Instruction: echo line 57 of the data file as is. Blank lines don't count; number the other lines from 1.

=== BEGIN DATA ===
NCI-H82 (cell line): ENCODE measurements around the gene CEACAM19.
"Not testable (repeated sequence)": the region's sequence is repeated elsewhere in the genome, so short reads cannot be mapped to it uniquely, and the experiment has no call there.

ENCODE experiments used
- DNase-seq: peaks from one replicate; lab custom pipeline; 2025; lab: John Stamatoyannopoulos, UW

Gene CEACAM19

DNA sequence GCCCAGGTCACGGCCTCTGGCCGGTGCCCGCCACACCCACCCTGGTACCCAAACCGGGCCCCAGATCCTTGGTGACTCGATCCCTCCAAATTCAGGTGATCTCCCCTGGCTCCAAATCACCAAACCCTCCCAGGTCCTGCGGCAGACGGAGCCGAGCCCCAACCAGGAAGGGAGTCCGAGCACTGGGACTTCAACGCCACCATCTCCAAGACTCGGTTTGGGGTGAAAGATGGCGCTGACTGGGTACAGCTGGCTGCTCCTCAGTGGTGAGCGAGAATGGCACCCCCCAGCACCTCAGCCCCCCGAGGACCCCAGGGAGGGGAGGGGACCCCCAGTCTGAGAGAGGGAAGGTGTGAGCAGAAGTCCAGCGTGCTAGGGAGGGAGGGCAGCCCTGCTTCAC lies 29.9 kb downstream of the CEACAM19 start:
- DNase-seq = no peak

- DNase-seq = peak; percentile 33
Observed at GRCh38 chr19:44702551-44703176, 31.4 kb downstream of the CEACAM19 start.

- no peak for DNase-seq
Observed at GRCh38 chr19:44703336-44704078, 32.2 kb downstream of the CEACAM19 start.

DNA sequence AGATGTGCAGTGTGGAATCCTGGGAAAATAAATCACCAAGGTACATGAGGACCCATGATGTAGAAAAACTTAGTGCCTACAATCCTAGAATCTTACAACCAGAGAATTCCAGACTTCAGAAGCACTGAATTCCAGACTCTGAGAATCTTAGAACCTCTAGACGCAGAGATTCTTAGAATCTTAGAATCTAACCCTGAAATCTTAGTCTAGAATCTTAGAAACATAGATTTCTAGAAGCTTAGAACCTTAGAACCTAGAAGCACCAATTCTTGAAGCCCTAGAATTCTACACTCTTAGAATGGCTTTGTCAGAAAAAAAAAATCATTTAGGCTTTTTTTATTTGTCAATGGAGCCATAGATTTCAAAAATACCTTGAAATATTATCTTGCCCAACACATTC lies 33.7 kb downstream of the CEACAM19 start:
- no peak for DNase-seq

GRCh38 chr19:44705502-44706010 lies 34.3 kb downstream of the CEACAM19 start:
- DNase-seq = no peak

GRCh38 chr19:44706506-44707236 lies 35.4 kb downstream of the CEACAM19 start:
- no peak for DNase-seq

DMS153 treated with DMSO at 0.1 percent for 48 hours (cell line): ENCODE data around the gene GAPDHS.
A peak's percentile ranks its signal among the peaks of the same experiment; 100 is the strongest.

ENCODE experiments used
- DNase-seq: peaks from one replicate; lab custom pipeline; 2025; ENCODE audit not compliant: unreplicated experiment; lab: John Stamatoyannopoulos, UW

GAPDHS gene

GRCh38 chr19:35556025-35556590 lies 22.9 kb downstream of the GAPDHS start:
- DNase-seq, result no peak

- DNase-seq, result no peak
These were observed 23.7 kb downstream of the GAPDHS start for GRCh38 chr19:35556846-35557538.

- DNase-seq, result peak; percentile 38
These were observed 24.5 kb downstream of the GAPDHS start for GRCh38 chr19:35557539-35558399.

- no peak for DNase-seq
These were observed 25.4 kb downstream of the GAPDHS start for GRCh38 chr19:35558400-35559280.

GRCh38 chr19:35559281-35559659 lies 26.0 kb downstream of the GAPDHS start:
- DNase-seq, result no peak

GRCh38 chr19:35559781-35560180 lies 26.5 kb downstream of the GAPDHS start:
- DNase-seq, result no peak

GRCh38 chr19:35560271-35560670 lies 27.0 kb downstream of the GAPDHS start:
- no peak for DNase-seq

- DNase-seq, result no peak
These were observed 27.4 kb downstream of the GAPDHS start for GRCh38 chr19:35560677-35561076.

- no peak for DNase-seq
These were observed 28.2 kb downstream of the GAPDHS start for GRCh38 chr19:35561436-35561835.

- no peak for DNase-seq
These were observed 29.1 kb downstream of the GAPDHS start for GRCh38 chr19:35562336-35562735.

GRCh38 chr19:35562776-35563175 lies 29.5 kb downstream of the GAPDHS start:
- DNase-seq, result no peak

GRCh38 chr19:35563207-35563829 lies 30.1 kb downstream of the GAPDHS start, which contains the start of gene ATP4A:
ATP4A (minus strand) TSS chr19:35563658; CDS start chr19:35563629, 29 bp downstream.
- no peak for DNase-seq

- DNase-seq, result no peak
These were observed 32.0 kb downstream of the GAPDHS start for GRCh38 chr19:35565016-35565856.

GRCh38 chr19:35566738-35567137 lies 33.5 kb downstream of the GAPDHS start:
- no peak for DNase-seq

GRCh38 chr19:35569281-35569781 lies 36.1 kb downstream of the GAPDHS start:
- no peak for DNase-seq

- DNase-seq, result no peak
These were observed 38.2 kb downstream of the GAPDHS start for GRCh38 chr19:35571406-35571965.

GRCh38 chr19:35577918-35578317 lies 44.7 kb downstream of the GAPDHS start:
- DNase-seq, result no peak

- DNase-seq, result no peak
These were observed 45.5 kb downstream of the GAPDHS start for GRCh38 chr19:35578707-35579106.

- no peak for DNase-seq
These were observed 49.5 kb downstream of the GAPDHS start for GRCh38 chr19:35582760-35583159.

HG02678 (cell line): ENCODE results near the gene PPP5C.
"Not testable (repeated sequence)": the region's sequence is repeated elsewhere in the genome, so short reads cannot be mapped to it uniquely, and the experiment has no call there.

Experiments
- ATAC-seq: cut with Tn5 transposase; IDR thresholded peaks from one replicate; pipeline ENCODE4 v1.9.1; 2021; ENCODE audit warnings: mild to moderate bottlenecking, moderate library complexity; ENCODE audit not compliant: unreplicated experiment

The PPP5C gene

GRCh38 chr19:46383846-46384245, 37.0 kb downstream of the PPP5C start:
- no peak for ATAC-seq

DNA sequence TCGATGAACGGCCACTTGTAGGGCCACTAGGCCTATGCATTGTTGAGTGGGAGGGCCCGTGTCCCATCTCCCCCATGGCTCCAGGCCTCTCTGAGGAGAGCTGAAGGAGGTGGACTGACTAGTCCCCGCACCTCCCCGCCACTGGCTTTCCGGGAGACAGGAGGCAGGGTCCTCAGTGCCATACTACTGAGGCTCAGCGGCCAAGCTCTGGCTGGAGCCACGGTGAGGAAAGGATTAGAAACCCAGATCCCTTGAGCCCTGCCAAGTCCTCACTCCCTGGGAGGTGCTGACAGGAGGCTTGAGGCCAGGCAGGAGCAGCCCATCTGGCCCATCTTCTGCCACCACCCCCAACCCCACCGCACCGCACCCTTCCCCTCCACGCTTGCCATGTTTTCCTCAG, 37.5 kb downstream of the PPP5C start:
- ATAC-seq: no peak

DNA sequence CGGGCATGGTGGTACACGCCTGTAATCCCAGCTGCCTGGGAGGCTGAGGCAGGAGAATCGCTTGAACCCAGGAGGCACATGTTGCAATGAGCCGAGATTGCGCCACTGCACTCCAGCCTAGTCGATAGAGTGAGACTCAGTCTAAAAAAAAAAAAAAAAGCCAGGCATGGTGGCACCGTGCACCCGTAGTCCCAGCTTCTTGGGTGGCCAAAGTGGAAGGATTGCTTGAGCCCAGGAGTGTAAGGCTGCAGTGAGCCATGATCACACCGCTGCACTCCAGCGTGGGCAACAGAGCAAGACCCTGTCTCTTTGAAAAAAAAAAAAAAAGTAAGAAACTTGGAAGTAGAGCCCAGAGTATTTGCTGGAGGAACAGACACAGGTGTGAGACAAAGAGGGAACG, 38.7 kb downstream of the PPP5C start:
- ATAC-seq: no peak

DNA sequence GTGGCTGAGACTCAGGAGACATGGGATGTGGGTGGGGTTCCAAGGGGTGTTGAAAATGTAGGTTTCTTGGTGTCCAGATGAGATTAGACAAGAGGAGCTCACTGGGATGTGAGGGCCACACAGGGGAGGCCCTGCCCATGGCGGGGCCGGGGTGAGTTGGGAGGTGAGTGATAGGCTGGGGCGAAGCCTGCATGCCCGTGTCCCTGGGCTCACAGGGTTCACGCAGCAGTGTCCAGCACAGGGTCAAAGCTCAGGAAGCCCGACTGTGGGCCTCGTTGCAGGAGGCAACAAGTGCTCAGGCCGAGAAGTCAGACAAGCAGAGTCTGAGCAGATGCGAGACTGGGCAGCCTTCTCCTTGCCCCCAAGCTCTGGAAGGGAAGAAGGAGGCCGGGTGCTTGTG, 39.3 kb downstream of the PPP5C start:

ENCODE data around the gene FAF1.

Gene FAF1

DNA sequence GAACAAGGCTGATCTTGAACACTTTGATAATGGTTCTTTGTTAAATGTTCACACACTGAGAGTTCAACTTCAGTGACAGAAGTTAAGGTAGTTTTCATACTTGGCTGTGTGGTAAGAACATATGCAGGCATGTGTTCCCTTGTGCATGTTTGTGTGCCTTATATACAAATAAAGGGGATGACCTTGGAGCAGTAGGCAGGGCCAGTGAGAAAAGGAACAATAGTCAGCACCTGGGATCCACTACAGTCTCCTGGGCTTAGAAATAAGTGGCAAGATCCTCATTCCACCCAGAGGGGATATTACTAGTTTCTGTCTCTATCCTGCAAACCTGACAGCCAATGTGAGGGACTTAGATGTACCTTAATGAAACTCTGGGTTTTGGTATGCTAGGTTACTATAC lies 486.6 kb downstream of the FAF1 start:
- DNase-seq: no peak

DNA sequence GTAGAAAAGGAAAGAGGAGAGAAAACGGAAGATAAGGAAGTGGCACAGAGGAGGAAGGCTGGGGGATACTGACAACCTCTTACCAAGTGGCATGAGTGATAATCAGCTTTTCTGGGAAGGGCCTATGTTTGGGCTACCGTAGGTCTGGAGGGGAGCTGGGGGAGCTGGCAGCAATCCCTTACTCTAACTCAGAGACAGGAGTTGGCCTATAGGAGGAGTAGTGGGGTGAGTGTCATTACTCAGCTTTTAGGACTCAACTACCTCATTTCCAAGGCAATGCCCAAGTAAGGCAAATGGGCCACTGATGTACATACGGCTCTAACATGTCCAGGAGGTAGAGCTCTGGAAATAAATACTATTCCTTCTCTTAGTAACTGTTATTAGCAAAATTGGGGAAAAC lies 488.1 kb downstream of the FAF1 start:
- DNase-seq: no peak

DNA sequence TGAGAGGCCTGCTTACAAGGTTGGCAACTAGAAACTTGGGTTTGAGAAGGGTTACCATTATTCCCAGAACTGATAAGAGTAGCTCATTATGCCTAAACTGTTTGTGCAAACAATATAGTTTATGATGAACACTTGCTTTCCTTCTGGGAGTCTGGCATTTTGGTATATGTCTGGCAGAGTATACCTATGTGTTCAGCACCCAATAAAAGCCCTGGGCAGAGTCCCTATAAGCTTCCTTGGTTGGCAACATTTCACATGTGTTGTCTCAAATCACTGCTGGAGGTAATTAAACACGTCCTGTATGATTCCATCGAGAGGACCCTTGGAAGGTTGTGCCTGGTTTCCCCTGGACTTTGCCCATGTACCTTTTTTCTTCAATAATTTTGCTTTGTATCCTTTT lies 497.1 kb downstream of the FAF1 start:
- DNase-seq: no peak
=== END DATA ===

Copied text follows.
- DNase-seq, result no peak